Glossary of Terms


the last of the five stages of grief described by Elisabeth Kübler-Ross. It is characterized by some degree of emotional detachment, objectivity, or resignation on the part of oneself or an important other to the reality of impending or actual death, other great loss, or trauma.

active euthanasia

direct action performed to terminate the life of a person (or animal) who is suffering greatly and is considered to have no chance for recovery. Administering a lethal injection is the most common method of active euthanasia today.

advance directives

a legal mechanism for individuals to specify their wishes and instructions about prospective health care in the event they later become unable to make such decisions. This can be achieved by means of a durable power of attorney, a legal document designating a health care proxy to make health care decisions on another person’s behalf. Other advance directives include a living will, a legal document clarifying a person’s wishes regarding future medical or, increasingly, mental health treatment; and a do not resuscitate (DNR) order stating that cardiopulmonary resuscitation (CPR) is not to be performed if the patient’s heart or breathing stops.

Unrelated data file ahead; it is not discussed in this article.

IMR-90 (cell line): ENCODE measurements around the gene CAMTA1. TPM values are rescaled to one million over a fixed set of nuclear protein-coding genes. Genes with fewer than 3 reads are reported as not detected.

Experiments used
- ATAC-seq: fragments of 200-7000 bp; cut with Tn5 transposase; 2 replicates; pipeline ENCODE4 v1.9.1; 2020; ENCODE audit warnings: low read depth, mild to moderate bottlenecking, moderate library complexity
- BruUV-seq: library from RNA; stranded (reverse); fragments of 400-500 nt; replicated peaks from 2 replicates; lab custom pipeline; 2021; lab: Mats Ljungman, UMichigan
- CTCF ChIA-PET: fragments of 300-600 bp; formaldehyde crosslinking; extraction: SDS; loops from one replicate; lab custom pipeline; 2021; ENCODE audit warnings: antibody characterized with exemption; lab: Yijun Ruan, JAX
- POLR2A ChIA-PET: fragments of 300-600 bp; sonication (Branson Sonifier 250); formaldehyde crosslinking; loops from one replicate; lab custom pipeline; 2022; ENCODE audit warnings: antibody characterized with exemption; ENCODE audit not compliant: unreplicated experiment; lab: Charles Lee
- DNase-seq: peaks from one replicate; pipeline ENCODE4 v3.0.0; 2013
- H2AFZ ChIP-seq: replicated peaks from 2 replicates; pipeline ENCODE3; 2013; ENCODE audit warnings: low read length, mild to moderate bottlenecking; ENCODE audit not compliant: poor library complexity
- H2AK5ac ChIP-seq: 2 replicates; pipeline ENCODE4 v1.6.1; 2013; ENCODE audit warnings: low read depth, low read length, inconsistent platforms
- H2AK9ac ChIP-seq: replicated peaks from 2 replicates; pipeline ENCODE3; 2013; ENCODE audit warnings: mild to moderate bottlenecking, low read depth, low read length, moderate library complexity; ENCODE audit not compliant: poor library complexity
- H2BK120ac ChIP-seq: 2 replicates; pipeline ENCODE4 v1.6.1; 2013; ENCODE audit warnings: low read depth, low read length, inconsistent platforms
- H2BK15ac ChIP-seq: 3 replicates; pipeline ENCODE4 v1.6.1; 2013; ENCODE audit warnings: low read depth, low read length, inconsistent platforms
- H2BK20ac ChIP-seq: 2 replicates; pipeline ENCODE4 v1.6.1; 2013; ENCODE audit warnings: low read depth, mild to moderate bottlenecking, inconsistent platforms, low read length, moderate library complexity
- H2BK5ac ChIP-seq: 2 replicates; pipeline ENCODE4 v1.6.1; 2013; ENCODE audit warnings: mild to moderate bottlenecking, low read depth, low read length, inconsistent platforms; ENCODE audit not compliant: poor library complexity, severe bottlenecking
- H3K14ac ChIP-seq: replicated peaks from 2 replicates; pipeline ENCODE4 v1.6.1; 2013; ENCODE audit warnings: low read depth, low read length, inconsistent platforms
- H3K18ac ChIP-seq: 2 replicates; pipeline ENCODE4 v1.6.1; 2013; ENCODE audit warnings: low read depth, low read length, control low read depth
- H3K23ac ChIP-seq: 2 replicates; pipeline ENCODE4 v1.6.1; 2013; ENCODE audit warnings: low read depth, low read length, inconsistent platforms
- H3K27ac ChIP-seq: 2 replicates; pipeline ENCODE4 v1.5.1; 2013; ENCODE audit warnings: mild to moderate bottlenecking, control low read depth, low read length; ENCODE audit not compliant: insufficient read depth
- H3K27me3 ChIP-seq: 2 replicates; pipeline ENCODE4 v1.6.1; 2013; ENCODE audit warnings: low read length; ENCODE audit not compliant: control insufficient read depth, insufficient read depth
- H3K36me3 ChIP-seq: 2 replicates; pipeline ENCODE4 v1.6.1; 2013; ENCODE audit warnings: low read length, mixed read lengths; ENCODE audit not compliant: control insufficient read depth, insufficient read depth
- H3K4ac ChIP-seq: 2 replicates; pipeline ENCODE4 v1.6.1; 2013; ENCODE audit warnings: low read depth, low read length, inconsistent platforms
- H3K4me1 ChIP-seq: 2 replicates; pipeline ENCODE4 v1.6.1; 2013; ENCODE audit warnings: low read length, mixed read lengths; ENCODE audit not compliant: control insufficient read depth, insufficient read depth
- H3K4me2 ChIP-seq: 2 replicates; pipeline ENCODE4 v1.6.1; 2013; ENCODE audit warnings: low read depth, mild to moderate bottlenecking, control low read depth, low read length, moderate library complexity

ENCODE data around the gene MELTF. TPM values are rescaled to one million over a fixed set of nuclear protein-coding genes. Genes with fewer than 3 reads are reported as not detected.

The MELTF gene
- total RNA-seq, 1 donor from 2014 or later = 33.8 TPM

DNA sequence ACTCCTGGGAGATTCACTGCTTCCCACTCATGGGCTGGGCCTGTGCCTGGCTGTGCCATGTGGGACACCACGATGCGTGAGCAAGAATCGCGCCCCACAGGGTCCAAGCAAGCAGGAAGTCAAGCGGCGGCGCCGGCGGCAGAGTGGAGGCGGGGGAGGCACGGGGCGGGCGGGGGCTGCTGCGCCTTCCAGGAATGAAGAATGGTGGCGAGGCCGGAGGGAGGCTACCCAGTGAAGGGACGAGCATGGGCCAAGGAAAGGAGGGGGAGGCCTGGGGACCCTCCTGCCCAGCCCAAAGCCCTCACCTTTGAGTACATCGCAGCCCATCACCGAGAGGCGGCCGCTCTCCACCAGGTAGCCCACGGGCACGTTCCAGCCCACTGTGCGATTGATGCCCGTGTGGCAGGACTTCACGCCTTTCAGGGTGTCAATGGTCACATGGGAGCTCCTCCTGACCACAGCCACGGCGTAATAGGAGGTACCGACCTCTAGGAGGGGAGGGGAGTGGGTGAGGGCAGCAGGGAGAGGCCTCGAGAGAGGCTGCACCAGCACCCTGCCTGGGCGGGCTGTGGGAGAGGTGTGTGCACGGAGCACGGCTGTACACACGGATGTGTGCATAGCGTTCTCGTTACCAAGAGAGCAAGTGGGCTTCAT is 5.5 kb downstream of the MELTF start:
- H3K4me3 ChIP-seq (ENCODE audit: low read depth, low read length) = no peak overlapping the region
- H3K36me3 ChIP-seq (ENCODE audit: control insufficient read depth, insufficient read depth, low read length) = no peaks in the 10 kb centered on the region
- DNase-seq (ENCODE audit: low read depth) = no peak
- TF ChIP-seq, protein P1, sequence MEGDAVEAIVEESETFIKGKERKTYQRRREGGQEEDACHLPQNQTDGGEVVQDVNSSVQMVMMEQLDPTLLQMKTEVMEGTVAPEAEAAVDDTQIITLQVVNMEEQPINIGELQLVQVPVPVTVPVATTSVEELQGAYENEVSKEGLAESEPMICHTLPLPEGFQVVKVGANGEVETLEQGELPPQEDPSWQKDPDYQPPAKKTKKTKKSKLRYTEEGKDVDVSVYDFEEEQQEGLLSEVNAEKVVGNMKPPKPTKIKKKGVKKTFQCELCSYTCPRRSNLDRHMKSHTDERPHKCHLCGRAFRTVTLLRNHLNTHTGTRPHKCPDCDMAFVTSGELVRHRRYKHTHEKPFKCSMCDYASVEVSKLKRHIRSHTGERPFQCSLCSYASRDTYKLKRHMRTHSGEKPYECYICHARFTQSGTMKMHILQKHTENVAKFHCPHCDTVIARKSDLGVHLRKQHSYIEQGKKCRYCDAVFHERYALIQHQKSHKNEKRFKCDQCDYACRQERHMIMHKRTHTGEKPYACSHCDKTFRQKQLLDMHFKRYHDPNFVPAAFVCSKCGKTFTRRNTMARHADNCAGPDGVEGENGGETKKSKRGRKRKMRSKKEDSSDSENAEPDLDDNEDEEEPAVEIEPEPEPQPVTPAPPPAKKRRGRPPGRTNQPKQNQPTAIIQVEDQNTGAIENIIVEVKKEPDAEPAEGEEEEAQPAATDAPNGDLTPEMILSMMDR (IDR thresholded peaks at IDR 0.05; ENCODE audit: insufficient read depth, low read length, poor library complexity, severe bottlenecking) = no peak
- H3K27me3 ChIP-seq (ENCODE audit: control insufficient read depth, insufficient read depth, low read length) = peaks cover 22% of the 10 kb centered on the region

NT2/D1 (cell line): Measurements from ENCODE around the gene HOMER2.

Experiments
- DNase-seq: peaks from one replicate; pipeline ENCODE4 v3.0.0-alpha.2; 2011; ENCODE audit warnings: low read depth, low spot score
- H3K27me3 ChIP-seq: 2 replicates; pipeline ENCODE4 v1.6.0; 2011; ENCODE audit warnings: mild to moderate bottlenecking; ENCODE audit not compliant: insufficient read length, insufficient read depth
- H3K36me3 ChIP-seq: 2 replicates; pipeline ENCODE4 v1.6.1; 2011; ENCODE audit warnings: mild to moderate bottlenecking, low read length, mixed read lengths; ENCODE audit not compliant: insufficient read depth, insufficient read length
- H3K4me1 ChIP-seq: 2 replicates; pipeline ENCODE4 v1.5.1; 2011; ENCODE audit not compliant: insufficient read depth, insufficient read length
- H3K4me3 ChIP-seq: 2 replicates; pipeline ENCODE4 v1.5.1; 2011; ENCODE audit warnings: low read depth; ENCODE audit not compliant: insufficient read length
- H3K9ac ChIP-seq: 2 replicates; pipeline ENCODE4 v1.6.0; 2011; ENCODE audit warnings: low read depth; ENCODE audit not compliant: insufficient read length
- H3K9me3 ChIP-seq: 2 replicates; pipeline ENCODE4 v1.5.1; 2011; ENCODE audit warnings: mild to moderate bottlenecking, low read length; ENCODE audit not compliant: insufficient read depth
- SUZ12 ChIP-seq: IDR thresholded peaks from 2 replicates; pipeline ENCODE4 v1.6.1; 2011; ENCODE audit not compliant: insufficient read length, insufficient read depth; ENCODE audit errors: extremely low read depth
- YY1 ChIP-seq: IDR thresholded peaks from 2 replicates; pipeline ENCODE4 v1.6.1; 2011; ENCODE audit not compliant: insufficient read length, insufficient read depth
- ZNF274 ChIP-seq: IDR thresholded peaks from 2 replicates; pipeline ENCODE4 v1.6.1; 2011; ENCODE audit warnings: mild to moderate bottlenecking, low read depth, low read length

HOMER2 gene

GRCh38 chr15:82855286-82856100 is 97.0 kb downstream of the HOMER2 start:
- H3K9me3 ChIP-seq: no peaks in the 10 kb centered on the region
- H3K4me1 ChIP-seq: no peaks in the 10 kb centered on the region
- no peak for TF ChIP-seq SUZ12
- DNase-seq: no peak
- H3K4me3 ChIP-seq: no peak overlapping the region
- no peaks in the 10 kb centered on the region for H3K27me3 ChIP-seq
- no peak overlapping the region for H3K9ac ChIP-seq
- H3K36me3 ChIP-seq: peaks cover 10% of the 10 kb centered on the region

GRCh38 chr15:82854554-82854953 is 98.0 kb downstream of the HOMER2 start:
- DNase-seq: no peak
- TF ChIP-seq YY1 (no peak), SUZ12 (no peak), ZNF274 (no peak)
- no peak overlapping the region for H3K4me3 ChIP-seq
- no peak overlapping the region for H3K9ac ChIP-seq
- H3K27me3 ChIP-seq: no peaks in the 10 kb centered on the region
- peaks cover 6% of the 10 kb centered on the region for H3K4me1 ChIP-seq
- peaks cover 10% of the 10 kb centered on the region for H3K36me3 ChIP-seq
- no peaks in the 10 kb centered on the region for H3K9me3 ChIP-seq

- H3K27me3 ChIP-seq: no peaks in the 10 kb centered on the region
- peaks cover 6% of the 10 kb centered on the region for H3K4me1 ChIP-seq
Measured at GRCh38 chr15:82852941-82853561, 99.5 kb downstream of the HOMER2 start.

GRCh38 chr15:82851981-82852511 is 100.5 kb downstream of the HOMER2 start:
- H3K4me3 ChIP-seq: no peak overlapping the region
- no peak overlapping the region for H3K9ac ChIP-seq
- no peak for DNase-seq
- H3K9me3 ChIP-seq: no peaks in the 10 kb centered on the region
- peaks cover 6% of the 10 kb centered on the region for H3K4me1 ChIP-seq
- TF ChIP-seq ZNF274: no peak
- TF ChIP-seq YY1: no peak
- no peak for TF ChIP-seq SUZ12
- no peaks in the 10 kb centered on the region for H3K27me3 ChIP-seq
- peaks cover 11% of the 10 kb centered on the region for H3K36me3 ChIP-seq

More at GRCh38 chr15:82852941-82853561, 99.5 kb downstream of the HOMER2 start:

anal stage

in the classical psychoanalytic theory of Sigmund Freud, the second stage of psychosexual development, typically occurring during the 2nd year of life, in which the child’s interest and sexual pleasure are focused on the expulsion and retention of feces and the sadistic instinct is linked to the desire to both possess and destroy the object. Fixation during this stage results in an anal personality.


the second of the five stages of grief described by Elisabeth Kübler-Ross. It is characterized by anger, resentment, or even rage at one’s own (or at an important other’s) impending or actual death, other great loss, or trauma.

anticipatory grief